Many governors are looking for ways to improve their Internally Generated Revenue (IGR). Amongst them is the Ogun State Governor, Prince Dapo Abiodun, who on November 4, gave what he called an amnesty period for people who built without building permits to get same before December 31. He said the amnesty was to enable home owners to regularise their documentation, having earlier waived the payment of penal fees in demonstration of his mantra of “Building Our Future Together” in the state. He is not alone; for Lagos, Edo, FCT and others, the real estate sector is an avenue to generate huge IGR and should be exploited, experts say. OKWY IROEGBUCHIKEZIE reports.
Amid the cash crunch bedeviling states, many governors are thinking out of the box on how to raise their internally generated revenue. To this end, most of them have beamed their searchlight on real estate. This has made some governors to institute measures to liberalise the process of getting Governor’s Consent, permits, and legalising land and property documents
In Lagos State, for instance, where land is seen as its oil, the Commissioner of Physical Planning and Urban Development has been empowered to approve certain categories of permits to make it easier to acquire titles. The state offers generous discounts to sway people to regularise their papers. It has also made the processes less cumbersome and reduced the time as one could easily get the papers within six months.
For Ogun State, the governor instituted the Property Registration Programme to enable property/ land owners to acquire titles tfor their assets. In a statement made available to The Nation, it enjoined residents to take advantage of the extended period to regularise their illegal developments.
While some states can deploy certain strategies that convince the public to regularise their documents, others seem not to have an idea of what to do despite dwindling fortunes, to the extent that workers in such states are owed salaries running beyond 12 months, and pensioners even more. The only thing the helmsmen of such states do is to wait monthly to collect allocation from Abuja without thinking outside the box.
The scenario is that the federal, state and local governments, the authorities are unable to harness property tax to shore up their Internally Generated Revenues (IGR).
It is evident, however, that while many state governments have failed to adopt reform strategies to enjoy the full potential (fiscal and non-fiscal) of property tax for boosting IGR in the country, others have not taken the idea very seriously.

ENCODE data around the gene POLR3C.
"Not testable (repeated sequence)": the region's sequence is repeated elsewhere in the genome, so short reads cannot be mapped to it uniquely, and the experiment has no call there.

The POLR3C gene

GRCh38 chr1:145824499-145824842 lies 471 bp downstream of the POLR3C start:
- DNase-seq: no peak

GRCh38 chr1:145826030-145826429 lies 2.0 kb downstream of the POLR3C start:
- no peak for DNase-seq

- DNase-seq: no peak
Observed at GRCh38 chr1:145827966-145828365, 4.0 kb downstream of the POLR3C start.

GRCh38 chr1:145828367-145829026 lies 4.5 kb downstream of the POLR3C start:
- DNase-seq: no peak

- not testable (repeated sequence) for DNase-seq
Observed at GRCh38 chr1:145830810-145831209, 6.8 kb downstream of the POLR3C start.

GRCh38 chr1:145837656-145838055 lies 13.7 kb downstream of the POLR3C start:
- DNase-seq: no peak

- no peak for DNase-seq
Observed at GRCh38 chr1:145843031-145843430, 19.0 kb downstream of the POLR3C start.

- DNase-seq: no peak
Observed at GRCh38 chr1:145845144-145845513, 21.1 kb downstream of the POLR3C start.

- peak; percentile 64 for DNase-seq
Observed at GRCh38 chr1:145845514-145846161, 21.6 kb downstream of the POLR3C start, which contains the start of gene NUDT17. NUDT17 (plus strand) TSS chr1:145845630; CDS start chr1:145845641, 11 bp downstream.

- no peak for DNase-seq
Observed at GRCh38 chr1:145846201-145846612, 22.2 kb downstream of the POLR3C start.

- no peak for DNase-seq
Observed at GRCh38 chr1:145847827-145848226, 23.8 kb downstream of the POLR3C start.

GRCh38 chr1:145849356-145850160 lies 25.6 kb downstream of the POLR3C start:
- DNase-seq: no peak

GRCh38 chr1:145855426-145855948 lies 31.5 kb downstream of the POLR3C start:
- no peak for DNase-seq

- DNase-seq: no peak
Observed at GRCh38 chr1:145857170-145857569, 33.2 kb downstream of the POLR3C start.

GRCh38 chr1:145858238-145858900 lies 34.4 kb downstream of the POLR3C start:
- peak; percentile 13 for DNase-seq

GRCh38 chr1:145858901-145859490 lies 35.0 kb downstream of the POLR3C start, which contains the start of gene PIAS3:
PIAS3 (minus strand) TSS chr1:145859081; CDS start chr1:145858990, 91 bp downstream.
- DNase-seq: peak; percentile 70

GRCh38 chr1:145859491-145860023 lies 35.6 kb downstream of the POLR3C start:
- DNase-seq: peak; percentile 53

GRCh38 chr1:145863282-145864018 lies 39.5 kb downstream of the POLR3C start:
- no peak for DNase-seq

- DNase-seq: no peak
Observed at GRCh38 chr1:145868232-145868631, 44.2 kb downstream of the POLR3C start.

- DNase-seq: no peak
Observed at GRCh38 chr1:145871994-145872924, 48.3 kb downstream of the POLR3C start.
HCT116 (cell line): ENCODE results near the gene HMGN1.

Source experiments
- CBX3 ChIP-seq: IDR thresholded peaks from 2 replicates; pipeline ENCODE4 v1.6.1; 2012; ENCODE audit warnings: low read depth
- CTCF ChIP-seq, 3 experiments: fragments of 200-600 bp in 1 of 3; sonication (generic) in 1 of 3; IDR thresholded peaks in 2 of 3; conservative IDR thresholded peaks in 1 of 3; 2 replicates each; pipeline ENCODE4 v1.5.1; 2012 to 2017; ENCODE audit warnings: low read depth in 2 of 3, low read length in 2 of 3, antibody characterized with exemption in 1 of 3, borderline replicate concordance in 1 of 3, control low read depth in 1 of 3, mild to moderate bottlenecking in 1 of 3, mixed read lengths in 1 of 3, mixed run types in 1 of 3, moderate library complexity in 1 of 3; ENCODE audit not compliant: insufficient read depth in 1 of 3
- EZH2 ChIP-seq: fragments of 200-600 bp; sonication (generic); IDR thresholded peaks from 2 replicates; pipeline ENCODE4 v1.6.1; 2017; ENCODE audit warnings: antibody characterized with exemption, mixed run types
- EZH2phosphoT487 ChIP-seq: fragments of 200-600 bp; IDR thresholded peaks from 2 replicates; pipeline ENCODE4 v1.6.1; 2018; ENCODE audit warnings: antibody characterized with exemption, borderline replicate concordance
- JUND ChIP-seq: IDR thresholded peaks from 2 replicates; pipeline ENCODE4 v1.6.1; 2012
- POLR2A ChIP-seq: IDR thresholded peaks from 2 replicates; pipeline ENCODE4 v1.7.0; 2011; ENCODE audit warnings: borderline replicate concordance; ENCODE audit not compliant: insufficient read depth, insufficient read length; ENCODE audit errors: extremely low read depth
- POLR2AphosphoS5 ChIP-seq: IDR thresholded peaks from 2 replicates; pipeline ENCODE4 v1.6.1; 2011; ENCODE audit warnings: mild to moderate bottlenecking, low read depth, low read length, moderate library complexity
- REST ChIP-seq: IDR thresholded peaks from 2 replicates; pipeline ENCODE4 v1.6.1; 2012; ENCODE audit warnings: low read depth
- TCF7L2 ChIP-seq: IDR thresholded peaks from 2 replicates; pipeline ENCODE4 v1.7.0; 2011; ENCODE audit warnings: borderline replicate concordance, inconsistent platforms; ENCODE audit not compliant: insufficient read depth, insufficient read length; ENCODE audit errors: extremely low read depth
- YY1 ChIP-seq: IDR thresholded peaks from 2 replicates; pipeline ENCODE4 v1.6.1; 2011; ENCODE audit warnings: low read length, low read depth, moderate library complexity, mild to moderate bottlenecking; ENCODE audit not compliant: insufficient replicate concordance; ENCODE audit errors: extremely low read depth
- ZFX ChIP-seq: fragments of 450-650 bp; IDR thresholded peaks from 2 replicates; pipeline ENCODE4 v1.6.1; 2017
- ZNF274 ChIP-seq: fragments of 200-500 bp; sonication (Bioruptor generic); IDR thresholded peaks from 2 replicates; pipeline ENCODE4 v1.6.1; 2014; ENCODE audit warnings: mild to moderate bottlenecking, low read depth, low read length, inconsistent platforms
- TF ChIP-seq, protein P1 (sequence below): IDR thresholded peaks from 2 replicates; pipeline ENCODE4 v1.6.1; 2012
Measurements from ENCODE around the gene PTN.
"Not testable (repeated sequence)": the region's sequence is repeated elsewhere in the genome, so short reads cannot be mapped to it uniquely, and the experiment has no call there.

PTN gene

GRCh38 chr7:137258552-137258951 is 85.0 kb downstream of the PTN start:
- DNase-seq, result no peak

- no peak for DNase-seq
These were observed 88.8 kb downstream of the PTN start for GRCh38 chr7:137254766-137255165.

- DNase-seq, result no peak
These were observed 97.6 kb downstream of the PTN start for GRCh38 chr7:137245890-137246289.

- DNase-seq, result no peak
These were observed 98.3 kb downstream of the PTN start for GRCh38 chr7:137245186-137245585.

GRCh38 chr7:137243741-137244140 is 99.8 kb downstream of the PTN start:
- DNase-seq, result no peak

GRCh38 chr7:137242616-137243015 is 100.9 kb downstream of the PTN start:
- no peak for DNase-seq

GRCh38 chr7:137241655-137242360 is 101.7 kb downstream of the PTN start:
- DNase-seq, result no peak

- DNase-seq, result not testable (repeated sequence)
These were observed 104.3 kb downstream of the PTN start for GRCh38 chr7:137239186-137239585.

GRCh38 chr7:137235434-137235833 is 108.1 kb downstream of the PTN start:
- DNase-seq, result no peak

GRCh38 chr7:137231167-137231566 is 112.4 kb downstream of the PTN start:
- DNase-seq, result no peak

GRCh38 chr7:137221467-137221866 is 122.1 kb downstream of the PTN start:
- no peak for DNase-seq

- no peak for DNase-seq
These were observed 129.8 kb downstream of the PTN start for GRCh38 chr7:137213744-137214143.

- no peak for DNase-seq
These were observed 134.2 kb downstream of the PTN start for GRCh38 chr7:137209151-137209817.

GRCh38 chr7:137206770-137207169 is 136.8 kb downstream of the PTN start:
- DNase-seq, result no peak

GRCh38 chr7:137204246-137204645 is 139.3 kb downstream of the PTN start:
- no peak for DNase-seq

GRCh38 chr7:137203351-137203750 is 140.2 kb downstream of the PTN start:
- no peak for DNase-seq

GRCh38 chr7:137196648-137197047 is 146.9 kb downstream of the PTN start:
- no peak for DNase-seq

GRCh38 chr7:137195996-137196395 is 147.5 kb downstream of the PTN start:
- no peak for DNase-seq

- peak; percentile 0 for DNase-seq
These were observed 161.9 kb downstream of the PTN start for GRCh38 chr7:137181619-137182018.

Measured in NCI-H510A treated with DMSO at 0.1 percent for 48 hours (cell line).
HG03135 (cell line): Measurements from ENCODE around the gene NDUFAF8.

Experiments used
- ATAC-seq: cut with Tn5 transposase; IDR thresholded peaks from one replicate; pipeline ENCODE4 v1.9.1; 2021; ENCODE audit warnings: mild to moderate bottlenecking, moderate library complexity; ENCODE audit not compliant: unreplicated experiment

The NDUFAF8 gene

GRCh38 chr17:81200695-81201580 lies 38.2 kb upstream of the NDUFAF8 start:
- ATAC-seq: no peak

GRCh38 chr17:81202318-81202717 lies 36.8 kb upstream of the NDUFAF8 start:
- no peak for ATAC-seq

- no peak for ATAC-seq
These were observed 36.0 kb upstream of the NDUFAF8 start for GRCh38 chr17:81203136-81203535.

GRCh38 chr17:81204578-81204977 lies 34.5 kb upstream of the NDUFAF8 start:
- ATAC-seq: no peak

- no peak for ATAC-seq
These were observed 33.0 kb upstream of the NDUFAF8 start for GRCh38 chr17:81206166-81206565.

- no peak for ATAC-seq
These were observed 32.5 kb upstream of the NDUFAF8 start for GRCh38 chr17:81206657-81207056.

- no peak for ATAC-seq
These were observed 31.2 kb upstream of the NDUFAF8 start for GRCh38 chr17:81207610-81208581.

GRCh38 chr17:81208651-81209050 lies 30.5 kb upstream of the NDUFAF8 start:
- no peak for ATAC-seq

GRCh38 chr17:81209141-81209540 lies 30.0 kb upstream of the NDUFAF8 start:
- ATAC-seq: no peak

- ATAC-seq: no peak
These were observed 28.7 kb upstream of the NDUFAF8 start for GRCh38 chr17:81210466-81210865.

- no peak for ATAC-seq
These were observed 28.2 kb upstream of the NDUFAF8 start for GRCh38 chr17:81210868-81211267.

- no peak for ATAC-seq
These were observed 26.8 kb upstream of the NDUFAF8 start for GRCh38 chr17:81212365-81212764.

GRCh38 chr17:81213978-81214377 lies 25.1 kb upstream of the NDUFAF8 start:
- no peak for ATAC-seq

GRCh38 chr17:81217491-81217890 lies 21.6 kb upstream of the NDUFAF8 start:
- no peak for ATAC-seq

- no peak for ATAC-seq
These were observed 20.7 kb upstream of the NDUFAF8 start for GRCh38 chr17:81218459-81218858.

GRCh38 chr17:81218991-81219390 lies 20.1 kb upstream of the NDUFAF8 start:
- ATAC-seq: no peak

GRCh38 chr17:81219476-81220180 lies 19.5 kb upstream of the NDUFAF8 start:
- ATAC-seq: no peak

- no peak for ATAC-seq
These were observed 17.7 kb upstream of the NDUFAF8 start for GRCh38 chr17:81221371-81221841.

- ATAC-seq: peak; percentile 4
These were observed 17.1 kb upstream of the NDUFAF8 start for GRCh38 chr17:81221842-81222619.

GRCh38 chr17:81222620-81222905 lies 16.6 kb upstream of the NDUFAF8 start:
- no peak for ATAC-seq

But some homeowners say there are too many taxes imposed by states on property. The taxes on properties include capital gains tax, land use charge, withholding tax, probate tax, consent tax, stamp duty, registration fee, ratification fees, regularisation fees and development charges.
According to them, the various taxes have made the acquisition of property very expensive, thereby reducing supply of housing and raising sale prices and rents.
Under the federal system, allocation of powers to tax is usually done in such a way that each level of government will have access to at least one broad-based inelastic tax handle for sustainable revenue.
Findings show that the constitutional framework for tenement has hindered some states’ attempt to redesign their property tax, coupled with lack of comprehensive law on property taxation and lack of jurisprudence. However, some experts don’t think so. They hinge it on lack of political will to drive the system.
In 2001, Lagos introduced various forms of property taxation including the Land Use Law, as a result of complaints by the public, real estate operators and professionals. It was later consolidated; part of the consideration for the charge are location of the property, purpose of the property and nature of the property. Retirees also pay certain level of taxes including the neighbourhood improvement charges and tenement rates laws.
The rates are as follows: owner-occupied residential property – 0.0394 per cent; industrial premises of manufacturing concerns – 0.132 per cent, residential property/private school (owner and third party) 0.132 per cent and residential property (without owner in residence) -0.394 per cent.
The Federal Capital Territory (FCT) has keyed into the property tax system. Owners of unoccupied houses now pay taxes. This FCT brand of property taxation has received accolades as operators believe that people who leave their mansions occupied for years no doubt may have used slush funds and should be made to pay.
The need for states to come up with taxes was espoused by Chairman of the Independent Corrupt Practices and other related offences Commission (ICPC), Prof Bolaji Owasanoye, a year ago when he revealed that the anti-graft agency recovered 301 houses from two civil servants in Abuja.
ICPC boss made the disclosure at the inauguration of the House of Representatives Ad-hoc Committee on Investigation of the Operations of Real Estate Developers last year.
He said while 241 buildings were retrieved from one of the suspects at different locations within the FCT, the remaining 60 were recovered on a large expanse of land at another location.
Owasanoye, who did not mention the names of the affected civil servants bemoaned the increasing rate at which corrupt public officers were using real estate investment as a vehicle for hiding ill-gotten wealth and money laundering in the country.
He, however, accused officials of the Federal Capital Development Authority (FCDA) as collaborators in the scam.